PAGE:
What happened

Down much of last month, down again Monday, but up Tuesday -- Facebook (META -1.11%) stock took its latest turn for the worse Wednesday morning as its shares slipped 1.9% through 10:05 a.m. EDT.

What caused today's decline? Several things, actually.

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Image source: Getty Images.

So what

For one thing, Reuters reported last night that Facebook's six-hour-long network outage Monday caused a surge in interest in alternative platforms. Messaging app Telegram says it added more than 70 million accounts during the outage as WhatsApp and Facebook Messenger went down alongside the flagship social network. And yes, that's just a tiny fraction of Facebook's 3.5 billion users, and no, those folks didn't necessarily cancel their Facebook memberships and switch over to Telegram entirely -- but Facebook's fumble does seem to have given Telegram an opportunity to introduce itself to a lot of Facebook users and perhaps steal a bit of growth from the social media powerhouse.  

Telegram wasn't the only company to profit from Facebook's misfortune. As Bloomberg reports this morning, Facebook rival Snap (SNAP -4.15%) saw a 23% boost in time spent on its Android app as Facebook went dark on Monday. As you'll recall, Piper Sandler reported yesterday that Snap is already the favorite social media app among American teens -- and gaining market share. Facebook's Monday gaffe isn't going to do anything to change that trend.  

Now what

If you ask me, though, the thing that may be worrying Facebook investors most today is CEO Mark Zuckerberg's recent blog post responding to both The Wall Street Journal's reporting on Facebook, and whistleblower Frances Haugen's testimony before Congress.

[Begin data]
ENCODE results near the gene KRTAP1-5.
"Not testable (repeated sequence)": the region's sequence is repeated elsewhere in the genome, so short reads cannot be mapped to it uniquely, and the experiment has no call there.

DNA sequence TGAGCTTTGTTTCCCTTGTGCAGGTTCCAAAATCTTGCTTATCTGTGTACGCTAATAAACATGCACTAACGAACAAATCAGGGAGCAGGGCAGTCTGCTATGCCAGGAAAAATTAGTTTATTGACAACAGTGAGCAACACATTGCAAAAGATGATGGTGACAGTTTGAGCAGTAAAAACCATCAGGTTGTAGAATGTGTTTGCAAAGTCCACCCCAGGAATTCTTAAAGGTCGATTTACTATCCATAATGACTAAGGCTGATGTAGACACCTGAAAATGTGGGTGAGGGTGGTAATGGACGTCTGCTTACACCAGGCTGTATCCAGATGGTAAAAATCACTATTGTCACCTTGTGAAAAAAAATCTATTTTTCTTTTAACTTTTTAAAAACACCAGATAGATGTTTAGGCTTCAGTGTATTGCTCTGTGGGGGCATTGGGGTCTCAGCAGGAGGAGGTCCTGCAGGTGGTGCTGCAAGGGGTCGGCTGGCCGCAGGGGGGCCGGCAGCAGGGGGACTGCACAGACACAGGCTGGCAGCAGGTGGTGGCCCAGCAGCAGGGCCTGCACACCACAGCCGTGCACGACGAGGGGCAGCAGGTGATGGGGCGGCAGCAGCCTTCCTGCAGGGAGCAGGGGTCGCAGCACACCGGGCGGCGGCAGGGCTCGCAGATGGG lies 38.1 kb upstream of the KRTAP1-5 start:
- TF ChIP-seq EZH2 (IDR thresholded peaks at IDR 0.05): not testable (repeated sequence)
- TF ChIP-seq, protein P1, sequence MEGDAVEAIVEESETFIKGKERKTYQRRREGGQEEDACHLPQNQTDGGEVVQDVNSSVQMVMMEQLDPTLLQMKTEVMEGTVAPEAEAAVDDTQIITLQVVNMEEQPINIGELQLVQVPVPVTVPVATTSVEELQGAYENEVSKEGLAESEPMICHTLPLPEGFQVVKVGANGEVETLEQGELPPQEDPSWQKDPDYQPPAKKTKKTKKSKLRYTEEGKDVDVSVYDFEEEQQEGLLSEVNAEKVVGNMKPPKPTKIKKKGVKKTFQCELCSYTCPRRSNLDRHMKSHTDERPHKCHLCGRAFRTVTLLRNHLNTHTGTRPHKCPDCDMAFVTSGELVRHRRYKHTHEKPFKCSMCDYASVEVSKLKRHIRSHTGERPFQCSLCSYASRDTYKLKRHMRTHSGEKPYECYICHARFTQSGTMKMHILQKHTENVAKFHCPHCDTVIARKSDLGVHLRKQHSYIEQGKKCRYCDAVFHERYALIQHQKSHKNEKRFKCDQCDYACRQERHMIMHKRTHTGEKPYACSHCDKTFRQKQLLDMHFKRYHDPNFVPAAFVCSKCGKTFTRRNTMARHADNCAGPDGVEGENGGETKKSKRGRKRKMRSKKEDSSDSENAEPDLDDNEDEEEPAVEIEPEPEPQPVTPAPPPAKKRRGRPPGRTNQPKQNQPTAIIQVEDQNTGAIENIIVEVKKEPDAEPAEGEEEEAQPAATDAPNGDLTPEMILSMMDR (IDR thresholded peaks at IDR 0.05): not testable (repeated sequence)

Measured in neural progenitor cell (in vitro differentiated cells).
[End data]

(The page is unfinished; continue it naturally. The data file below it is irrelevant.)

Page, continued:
In roughly 1,300 words, Zuckerberg defended his company's efforts to promote the "safety, well-being and mental health" of Facebook users, and argued that the accusations that have been leveled against Facebook "don't make any sense":

If we wanted to ignore research, why would we create an industry-leading research program to understand these important issues in the first place? If we didn't care about fighting harmful content, then why would we employ so many more people dedicated to this than any other company in our space -- even ones larger than us? If we wanted to hide our results, why would we have established an industry-leading standard for transparency and reporting on what we're doing? And if social media were as responsible for polarizing society as some people claim, then why are we seeing polarization increase in the US while it stays flat or declines in many countries with just as heavy use of social media around the world?

Of course, no one -- not even the Journal -- is accusing Facebook of "ignoring" research, harmful content, or being solely responsible for the polarization of American society. The accusations are more that Facebook's honest attempts to fix the problems sometimes ended up making them worse. And that even when research revealed a possible fix, but that fix created the risk of weakening user engagement (and endangering Facebook's profits), the profit motive won.

Either way, these problems persist -- and until they get fixed, the risk that Congress will move to tighten regulatory oversight of Facebook, whatever the cost to Facebook's growth prospects and profits, remains elevated.